I'm fascinated by the personal documents that survive from earlier historical periods, particularly the ones for which reconstructing daily life is a matter of digging up trash heaps and attempting to relate what one finds there to the scanty documentation available. An afternoon spent perusing the Vindolanda tablets
, for instance -- a cache of wooden tablets unearthed north of Hadrian's Wall at a fortress staffed by Roman auxiliaries during the first and second centuries of the common era -- is a joy to me: they include everything from business correspondence to birthday party invitations (Tablet 291, if you want to have a look). It's like eavesdropping on your ancestors. (Or somebody's ancestors, anyway.)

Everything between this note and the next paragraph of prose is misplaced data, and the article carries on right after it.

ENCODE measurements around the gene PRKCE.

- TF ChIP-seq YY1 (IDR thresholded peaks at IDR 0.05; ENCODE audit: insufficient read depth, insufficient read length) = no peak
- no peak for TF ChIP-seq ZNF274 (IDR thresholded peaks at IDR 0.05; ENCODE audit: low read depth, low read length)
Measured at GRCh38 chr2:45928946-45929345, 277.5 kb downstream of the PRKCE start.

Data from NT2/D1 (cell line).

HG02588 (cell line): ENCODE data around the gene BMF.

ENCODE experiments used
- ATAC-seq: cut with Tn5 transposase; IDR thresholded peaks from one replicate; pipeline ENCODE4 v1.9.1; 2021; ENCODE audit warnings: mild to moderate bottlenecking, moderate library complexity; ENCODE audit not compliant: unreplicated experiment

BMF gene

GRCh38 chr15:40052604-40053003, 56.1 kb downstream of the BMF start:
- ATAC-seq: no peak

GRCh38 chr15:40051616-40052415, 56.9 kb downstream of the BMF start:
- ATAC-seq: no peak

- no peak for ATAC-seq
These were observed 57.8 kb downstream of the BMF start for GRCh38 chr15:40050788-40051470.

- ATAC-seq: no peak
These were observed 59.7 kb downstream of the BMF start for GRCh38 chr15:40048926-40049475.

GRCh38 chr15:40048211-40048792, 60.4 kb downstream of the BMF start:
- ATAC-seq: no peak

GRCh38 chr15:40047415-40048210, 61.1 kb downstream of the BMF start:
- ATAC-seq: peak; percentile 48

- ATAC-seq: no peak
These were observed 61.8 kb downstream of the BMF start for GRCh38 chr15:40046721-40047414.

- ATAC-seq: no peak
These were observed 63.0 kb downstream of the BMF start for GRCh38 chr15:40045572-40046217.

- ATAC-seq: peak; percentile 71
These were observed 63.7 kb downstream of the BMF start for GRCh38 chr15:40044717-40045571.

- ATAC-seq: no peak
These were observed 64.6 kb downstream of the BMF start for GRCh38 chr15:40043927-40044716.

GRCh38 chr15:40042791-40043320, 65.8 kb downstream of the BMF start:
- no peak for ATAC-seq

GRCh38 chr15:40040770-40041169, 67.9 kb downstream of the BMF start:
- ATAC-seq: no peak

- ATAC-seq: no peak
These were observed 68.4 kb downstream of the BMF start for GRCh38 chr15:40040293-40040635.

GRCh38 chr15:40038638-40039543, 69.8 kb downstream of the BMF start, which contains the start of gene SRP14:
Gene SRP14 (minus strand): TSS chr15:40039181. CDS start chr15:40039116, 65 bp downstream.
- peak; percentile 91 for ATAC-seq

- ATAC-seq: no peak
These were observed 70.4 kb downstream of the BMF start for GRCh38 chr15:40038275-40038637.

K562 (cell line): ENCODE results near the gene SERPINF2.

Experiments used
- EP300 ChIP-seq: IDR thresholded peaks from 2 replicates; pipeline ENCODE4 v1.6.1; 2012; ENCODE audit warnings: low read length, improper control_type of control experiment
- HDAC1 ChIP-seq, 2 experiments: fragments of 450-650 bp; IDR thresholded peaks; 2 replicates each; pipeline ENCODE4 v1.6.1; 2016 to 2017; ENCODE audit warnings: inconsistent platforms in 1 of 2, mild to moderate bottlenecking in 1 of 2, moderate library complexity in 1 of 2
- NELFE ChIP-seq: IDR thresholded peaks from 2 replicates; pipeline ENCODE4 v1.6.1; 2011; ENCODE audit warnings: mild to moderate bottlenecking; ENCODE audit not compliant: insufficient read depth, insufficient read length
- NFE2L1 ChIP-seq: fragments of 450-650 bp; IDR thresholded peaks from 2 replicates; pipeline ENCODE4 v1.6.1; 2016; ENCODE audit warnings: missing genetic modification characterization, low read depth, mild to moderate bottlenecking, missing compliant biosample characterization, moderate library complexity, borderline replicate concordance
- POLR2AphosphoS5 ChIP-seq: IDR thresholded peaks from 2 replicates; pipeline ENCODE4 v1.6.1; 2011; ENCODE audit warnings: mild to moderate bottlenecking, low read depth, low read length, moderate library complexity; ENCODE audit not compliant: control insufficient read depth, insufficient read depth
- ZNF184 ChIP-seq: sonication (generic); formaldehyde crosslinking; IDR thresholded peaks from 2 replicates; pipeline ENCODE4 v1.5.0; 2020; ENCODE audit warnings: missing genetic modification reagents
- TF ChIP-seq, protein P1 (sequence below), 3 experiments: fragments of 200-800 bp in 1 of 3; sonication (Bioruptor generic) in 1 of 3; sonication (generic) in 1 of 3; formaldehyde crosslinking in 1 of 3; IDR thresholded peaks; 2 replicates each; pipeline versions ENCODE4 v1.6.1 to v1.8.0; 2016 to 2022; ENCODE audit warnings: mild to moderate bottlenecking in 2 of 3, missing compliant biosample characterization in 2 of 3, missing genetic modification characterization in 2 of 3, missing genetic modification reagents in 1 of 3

So running across a link to "The Art of Onfim: Medieval Novgorod Through the Eyes of a Child"
over at Making Light
brightened my morning considerably. Young Onfim liked to doodle on birchbark and, by a happy combination of environmental circumstances, his doodles survive. Talk about the chance preservation of ephemera -- this is wonderful stuff, the refrigerator art of the Middle Ages, as Teresa Nielsen Hayden puts it. Go and have a look ...